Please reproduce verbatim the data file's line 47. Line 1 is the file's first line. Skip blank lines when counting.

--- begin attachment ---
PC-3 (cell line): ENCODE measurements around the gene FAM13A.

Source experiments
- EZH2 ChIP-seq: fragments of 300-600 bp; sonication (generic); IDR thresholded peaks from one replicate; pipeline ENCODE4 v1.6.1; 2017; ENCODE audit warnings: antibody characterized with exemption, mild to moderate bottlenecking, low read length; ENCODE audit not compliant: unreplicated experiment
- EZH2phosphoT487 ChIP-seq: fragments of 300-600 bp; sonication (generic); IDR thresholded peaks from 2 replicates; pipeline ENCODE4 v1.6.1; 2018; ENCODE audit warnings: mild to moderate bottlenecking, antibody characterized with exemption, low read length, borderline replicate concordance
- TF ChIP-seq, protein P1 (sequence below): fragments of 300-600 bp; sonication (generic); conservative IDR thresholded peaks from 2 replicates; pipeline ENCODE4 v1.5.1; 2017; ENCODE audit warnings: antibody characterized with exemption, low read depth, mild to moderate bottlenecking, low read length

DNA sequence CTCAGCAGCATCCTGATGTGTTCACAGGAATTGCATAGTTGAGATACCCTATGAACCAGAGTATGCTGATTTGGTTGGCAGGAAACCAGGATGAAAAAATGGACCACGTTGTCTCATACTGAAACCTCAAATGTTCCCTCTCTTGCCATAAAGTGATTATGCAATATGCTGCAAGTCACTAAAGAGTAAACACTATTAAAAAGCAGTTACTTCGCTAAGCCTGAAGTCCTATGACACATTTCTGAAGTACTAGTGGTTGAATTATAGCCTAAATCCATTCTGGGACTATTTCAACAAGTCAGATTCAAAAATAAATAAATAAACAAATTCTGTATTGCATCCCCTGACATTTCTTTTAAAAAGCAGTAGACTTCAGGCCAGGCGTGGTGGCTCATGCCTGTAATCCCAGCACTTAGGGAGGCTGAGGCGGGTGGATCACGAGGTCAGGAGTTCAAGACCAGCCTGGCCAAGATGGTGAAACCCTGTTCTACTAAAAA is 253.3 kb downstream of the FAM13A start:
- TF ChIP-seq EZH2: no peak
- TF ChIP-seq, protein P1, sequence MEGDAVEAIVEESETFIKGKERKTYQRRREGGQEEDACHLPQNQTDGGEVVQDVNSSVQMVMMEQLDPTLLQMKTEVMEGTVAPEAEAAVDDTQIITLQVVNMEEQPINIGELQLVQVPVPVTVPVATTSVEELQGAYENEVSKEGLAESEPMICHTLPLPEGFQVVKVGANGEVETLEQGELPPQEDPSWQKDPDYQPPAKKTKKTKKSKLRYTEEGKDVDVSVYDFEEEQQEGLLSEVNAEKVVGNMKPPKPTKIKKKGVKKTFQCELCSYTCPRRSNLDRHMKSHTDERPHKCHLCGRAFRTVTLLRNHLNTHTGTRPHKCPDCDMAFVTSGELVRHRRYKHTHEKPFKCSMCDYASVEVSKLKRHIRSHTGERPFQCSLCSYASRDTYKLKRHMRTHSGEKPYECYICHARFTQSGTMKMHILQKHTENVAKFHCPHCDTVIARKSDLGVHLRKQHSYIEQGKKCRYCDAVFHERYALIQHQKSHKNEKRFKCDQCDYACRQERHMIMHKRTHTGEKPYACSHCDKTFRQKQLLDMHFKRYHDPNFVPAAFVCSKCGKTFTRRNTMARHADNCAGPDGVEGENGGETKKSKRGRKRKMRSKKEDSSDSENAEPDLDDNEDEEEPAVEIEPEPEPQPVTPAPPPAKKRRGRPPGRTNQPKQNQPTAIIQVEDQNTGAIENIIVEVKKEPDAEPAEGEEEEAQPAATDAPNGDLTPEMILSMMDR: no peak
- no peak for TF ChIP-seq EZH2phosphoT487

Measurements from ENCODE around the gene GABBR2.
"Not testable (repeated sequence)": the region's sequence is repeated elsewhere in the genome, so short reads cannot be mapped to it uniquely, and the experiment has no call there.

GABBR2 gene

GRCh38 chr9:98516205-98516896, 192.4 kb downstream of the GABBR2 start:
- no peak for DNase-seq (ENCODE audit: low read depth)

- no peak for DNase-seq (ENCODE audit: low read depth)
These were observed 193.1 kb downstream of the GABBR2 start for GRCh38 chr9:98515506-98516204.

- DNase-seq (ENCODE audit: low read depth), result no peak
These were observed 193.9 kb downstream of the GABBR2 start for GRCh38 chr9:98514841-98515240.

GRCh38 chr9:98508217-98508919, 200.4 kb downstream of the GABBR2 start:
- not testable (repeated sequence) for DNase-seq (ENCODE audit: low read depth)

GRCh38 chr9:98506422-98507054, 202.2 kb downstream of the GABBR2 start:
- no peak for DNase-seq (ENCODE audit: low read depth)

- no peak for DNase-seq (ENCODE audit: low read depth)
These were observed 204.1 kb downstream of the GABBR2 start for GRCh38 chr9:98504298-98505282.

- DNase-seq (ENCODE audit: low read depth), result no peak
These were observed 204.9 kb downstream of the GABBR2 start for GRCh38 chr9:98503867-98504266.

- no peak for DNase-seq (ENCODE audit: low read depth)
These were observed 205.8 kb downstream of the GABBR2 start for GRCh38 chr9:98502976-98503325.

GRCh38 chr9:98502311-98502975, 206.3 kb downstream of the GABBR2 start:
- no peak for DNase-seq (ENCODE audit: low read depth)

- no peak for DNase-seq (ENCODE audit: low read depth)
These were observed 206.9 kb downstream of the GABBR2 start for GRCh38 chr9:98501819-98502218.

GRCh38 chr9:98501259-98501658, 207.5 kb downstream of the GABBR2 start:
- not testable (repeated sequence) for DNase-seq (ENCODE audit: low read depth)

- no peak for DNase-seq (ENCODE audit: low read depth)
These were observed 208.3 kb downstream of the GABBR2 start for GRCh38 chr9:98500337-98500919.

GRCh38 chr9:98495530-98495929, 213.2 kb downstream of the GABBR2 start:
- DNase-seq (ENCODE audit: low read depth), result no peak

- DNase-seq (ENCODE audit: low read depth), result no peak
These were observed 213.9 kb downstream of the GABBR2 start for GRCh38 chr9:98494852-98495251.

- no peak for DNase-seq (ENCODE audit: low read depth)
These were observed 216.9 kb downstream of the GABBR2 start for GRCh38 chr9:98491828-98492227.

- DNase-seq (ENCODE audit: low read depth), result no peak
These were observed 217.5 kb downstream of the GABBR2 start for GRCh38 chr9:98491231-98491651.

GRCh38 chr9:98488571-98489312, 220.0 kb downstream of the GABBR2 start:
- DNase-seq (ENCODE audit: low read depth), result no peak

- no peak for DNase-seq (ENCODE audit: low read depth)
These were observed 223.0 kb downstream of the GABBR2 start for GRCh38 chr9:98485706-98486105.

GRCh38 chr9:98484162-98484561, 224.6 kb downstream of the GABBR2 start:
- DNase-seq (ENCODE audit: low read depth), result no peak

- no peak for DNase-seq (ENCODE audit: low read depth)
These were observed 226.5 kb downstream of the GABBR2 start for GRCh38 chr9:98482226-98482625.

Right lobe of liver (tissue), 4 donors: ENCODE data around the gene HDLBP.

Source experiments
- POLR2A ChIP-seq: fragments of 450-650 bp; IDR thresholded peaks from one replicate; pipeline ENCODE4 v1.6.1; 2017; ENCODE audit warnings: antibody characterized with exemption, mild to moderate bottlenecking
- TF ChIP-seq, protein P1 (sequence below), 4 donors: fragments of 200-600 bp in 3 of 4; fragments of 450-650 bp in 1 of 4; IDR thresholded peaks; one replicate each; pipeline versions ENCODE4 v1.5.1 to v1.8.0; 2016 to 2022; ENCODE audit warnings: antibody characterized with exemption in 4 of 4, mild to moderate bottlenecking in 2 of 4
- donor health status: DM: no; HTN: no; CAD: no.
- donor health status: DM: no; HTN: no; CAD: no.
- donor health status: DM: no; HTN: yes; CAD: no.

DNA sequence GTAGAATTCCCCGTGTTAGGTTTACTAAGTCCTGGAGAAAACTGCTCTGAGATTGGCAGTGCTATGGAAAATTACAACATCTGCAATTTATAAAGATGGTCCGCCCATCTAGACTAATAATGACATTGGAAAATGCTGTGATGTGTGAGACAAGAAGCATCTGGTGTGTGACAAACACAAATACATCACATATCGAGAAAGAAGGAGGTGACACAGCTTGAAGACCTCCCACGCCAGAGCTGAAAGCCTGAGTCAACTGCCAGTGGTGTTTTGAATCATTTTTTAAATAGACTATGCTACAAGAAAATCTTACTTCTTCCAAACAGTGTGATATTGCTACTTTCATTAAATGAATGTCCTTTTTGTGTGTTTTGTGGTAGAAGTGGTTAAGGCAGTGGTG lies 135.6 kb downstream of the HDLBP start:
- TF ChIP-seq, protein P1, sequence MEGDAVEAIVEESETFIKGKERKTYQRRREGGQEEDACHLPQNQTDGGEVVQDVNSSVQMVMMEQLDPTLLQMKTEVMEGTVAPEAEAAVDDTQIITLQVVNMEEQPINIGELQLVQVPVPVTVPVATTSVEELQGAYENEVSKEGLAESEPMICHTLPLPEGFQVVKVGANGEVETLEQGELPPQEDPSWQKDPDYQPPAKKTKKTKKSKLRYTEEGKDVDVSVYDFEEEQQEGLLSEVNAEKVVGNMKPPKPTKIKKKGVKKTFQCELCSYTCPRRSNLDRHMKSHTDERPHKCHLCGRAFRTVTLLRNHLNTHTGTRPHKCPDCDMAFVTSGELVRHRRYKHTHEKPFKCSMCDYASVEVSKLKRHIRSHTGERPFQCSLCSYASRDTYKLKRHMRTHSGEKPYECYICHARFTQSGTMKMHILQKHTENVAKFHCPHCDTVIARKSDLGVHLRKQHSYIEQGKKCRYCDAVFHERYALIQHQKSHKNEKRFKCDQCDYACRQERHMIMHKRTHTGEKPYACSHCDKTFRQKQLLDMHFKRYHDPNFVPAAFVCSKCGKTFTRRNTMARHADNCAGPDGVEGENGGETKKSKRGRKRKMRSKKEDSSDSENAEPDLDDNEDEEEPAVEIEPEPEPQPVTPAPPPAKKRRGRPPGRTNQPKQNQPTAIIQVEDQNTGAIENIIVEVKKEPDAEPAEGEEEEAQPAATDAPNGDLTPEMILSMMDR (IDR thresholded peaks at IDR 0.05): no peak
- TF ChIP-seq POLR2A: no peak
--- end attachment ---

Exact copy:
- no peak for DNase-seq (ENCODE audit: low read depth)